The alternator is producing AC, the rectifier is converting it to DC, which is being used to charge the battery and power the lights and ignition on the bike.
If you are producing more than 12.75 volts (i.e., you are going fast, and the alternator rotor is spinning really quickly) then the zener diode will allow current to flow to ground.
The z-plate it’s bolted to will get hot, and the air rushing past will take the heat away.
This is a great way to handle any excess power that is produced by the alternator i.e., when the battery is charged, and doesn’t need any of the power being produced by the alternator.
The reverse voltage that the zener diode starts allowing current to flow (12.75 volts on the Lucas zener diode) is referred to as the breakdown voltage.
When current starts flowing through the device in this way, it is referred to as avalanche current.
The Lucas Zener Diodes are rated at 100 watts – so in simplistic terms, they allow just over 8 amps of current to flow through them.
The standard RM21 alternator stator fitted to our bikes from this era is classed as a 10 amp stator – so you can see that the zener diode is already running at more or less it’s capacity (if you consider the bike consumes around 2.5 amps while running with the lights off)
Balancing the power produced with the power consumed is what we are looking to achieve here.
There is absolutely no benefit at all in producing more power than you are going to consume, as once the battery is fully charged, there is nowhere to put all that excess power.
The Lucas Zener Diode was available for Positive and Negative Earth bikes.
The two are not interchangeable, as the component is both physically connected (via it’s mounting stud) to earth for the transfer of heat but also electrically connected to earth (via the same mounting stud)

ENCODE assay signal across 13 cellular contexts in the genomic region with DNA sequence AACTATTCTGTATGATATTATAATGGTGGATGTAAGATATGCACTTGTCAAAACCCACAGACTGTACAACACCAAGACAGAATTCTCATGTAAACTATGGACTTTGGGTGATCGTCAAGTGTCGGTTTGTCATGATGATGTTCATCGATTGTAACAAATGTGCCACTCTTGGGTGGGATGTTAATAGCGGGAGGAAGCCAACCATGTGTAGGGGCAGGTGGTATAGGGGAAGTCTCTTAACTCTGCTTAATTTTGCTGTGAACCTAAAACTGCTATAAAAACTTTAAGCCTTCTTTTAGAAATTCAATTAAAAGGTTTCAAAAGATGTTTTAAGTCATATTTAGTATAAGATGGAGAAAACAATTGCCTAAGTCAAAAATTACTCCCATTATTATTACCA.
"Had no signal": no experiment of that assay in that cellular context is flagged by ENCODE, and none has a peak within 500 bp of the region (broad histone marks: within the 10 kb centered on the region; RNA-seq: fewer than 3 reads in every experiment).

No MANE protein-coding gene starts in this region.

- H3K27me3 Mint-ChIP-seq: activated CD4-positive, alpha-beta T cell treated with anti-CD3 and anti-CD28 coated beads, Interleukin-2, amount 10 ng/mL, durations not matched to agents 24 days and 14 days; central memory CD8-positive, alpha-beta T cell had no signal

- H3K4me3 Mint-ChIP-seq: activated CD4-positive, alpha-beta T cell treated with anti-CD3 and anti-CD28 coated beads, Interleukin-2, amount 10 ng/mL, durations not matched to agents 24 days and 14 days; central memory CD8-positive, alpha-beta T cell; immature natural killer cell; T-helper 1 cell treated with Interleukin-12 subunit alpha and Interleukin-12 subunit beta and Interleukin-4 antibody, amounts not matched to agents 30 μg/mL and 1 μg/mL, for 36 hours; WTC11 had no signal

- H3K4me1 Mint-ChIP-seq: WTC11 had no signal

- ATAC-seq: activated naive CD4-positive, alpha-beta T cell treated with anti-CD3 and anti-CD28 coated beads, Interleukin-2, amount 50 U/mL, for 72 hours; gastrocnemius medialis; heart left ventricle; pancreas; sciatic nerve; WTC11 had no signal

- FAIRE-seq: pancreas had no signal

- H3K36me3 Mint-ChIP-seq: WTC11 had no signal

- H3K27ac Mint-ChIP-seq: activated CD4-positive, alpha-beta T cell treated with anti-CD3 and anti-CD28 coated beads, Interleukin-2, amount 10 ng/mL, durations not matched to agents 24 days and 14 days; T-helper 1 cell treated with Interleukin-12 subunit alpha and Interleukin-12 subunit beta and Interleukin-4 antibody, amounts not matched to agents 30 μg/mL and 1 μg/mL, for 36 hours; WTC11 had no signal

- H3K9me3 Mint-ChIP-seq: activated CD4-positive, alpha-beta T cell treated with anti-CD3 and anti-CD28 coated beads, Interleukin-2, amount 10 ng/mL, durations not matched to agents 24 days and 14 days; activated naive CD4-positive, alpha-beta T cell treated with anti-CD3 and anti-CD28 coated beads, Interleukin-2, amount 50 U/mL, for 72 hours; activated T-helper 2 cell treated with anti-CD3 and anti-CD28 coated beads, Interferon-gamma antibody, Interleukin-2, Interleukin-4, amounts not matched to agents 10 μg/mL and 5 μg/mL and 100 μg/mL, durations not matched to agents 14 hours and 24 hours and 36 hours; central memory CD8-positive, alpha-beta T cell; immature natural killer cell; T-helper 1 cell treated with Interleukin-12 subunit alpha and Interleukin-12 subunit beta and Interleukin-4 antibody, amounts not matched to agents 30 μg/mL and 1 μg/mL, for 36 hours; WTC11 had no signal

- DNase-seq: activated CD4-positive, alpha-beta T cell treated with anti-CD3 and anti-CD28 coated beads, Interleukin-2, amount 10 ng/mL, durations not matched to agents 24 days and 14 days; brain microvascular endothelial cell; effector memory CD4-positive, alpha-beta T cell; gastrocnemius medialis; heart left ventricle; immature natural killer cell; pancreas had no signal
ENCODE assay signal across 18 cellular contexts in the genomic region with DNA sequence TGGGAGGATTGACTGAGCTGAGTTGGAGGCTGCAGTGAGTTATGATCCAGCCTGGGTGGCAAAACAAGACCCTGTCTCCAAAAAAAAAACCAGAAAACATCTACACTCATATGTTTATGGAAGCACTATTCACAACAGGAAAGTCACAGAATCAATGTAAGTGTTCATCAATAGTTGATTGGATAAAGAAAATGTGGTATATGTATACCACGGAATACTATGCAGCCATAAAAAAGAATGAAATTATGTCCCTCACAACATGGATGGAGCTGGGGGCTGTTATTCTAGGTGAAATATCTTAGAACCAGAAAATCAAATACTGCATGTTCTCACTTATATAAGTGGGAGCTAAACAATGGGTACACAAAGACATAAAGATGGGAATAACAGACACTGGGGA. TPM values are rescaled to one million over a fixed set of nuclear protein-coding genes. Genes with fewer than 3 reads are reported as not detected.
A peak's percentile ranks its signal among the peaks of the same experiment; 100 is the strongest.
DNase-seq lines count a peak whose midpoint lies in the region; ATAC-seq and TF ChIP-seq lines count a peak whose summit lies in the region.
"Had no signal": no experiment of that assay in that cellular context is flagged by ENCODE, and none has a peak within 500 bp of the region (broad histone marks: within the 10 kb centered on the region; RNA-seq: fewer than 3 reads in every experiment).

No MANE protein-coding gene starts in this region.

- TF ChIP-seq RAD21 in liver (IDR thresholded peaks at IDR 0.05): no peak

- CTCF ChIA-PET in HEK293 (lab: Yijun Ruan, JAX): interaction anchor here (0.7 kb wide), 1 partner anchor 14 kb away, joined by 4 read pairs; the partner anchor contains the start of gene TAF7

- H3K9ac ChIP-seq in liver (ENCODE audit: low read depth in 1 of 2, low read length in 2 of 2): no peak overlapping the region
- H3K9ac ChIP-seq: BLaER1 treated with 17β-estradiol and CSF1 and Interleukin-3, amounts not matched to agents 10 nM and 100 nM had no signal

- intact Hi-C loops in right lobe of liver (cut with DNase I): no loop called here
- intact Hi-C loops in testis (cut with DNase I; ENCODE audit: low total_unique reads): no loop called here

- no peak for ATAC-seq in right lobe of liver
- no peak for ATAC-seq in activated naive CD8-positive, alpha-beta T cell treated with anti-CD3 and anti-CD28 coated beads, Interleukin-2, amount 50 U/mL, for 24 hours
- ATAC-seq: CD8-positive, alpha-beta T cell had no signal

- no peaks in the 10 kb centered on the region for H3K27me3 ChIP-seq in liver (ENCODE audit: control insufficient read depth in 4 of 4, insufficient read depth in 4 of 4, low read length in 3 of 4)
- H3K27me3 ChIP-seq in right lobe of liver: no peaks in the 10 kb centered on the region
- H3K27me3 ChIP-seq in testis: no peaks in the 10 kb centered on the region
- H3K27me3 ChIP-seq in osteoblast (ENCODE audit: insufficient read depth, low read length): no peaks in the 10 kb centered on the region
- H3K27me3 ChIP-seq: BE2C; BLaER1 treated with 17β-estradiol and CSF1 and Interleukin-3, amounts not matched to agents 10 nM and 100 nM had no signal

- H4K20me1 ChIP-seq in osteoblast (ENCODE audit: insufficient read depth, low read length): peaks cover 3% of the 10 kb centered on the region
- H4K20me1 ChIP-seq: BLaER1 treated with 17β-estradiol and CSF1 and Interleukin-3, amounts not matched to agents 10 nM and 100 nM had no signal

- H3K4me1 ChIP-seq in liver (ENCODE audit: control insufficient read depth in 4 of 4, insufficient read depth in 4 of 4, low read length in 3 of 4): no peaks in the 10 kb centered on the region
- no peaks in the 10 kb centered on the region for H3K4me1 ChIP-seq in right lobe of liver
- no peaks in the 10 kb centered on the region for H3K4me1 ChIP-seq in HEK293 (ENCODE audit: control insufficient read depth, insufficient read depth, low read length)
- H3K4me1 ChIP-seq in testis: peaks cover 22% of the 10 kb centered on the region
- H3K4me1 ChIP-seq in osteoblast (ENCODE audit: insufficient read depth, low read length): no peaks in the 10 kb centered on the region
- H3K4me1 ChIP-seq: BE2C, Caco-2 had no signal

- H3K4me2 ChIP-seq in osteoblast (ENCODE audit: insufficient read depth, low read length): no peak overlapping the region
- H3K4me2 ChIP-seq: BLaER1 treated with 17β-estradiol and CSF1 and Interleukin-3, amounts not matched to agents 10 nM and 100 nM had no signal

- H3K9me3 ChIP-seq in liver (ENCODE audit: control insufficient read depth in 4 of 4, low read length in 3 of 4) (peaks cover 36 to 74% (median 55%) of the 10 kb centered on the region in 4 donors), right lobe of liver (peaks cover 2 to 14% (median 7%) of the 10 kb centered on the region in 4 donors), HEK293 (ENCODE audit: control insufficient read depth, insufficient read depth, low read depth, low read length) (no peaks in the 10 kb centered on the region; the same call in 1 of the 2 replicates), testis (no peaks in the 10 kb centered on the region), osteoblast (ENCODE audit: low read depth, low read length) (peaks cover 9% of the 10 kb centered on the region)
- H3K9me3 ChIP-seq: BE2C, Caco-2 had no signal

In the case of the Norton Commando, you will find a red cable and ring terminal which goes over the stud, but for most other brit bikes of the era, it is simply earthed back through the frame.
Lucas Part Number LU49345
Lucas Part Number LU49589
I have drawn these as silver and brass coloured, but don’t use this to distinguish positive earth and negative earth components – I have seen both types in both metal finishes!
If the zener diode is in good condition, and not too scratched up, you should be able to see the diode symbol on the side of it – this will show you at a glance whether it is a positive earth or negative earth component.
If it has been rubbed or polished off, then you will need to test it to determine if it can be used on your bike.
I see many people testing zener diodes wrongly – this results in either them being identified incorrectly, or a perfectly good zener diode will be thrown away, as it appears not to work properly.
Unfortunately, the Norton Commando Factory Workshop Manual (and the same is true for most other marques) does not make it particularly clear or easy to test a zener diode.